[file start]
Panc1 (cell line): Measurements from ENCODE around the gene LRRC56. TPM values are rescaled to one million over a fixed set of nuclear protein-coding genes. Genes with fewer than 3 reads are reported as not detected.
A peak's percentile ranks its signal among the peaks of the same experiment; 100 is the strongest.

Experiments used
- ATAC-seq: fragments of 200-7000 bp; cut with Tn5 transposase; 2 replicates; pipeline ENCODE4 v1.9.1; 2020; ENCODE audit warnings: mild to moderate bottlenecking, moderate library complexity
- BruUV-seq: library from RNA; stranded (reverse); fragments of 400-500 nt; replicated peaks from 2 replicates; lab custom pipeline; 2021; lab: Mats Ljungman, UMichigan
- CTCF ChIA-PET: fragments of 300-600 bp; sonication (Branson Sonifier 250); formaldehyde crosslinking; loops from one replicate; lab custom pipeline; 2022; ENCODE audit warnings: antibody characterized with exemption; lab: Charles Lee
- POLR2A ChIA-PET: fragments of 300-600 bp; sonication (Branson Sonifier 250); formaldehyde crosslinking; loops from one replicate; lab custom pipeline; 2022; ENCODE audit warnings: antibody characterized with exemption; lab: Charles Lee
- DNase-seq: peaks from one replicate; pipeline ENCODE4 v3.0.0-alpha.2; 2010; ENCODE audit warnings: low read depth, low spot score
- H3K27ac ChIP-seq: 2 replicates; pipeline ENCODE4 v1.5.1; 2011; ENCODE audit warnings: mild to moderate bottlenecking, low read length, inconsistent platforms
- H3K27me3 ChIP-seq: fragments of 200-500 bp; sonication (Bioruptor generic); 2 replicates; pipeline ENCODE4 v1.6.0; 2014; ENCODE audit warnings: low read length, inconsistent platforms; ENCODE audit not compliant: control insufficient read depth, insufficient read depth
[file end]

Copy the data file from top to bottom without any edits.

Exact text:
Panc1 (cell line): Measurements from ENCODE around the gene LRRC56. TPM values are rescaled to one million over a fixed set of nuclear protein-coding genes. Genes with fewer than 3 reads are reported as not detected.
A peak's percentile ranks its signal among the peaks of the same experiment; 100 is the strongest.

Experiments used
- ATAC-seq: fragments of 200-7000 bp; cut with Tn5 transposase; 2 replicates; pipeline ENCODE4 v1.9.1; 2020; ENCODE audit warnings: mild to moderate bottlenecking, moderate library complexity
- BruUV-seq: library from RNA; stranded (reverse); fragments of 400-500 nt; replicated peaks from 2 replicates; lab custom pipeline; 2021; lab: Mats Ljungman, UMichigan
- CTCF ChIA-PET: fragments of 300-600 bp; sonication (Branson Sonifier 250); formaldehyde crosslinking; loops from one replicate; lab custom pipeline; 2022; ENCODE audit warnings: antibody characterized with exemption; lab: Charles Lee
- POLR2A ChIA-PET: fragments of 300-600 bp; sonication (Branson Sonifier 250); formaldehyde crosslinking; loops from one replicate; lab custom pipeline; 2022; ENCODE audit warnings: antibody characterized with exemption; lab: Charles Lee
- DNase-seq: peaks from one replicate; pipeline ENCODE4 v3.0.0-alpha.2; 2010; ENCODE audit warnings: low read depth, low spot score
- H3K27ac ChIP-seq: 2 replicates; pipeline ENCODE4 v1.5.1; 2011; ENCODE audit warnings: mild to moderate bottlenecking, low read length, inconsistent platforms
- H3K27me3 ChIP-seq: fragments of 200-500 bp; sonication (Bioruptor generic); 2 replicates; pipeline ENCODE4 v1.6.0; 2014; ENCODE audit warnings: low read length, inconsistent platforms; ENCODE audit not compliant: control insufficient read depth, insufficient read depth